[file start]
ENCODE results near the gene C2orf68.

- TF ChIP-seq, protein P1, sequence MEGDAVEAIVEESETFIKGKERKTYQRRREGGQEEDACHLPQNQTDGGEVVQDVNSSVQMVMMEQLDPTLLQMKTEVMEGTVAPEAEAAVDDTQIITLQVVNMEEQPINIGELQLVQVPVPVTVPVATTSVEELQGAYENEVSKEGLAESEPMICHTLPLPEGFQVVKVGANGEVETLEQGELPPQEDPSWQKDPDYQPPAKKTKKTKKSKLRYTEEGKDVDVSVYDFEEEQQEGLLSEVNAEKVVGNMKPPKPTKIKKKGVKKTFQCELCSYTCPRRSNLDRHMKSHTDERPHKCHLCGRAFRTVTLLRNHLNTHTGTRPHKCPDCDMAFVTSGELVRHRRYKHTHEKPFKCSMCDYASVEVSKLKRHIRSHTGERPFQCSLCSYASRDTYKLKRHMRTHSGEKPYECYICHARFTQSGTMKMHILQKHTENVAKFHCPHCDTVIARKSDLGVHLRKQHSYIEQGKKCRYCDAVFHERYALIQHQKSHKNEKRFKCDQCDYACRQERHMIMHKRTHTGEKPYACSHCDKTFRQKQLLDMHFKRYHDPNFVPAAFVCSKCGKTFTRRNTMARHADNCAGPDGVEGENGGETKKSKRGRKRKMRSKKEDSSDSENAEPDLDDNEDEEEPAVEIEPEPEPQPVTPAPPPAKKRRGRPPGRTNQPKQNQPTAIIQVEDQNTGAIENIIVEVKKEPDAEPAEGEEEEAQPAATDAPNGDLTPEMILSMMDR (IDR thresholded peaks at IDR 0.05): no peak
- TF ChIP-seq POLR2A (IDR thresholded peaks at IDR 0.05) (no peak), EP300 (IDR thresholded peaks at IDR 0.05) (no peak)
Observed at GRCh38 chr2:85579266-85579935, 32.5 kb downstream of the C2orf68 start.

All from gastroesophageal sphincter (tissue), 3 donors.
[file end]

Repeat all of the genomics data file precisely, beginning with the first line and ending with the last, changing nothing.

ENCODE results near the gene C2orf68.

- TF ChIP-seq, protein P1, sequence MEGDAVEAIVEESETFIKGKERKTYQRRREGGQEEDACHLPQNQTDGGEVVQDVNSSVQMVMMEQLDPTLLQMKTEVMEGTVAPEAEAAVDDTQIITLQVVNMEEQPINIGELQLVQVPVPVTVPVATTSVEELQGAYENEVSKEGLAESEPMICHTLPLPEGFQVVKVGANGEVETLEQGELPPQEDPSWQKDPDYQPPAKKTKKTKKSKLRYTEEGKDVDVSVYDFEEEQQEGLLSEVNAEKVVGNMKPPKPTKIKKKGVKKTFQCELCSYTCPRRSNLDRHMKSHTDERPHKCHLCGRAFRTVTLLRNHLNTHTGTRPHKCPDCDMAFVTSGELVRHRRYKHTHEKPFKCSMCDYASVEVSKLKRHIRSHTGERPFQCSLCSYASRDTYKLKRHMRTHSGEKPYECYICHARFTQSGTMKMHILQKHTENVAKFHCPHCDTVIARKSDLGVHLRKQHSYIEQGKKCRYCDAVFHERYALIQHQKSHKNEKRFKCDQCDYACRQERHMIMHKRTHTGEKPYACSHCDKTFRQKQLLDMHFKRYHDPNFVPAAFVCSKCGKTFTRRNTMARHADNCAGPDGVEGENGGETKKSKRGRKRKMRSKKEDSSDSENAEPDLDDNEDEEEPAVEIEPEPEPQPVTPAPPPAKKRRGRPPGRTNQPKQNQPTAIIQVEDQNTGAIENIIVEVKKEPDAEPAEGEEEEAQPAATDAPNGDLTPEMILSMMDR (IDR thresholded peaks at IDR 0.05): no peak
- TF ChIP-seq POLR2A (IDR thresholded peaks at IDR 0.05) (no peak), EP300 (IDR thresholded peaks at IDR 0.05) (no peak)
Observed at GRCh38 chr2:85579266-85579935, 32.5 kb downstream of the C2orf68 start.

All from gastroesophageal sphincter (tissue), 3 donors.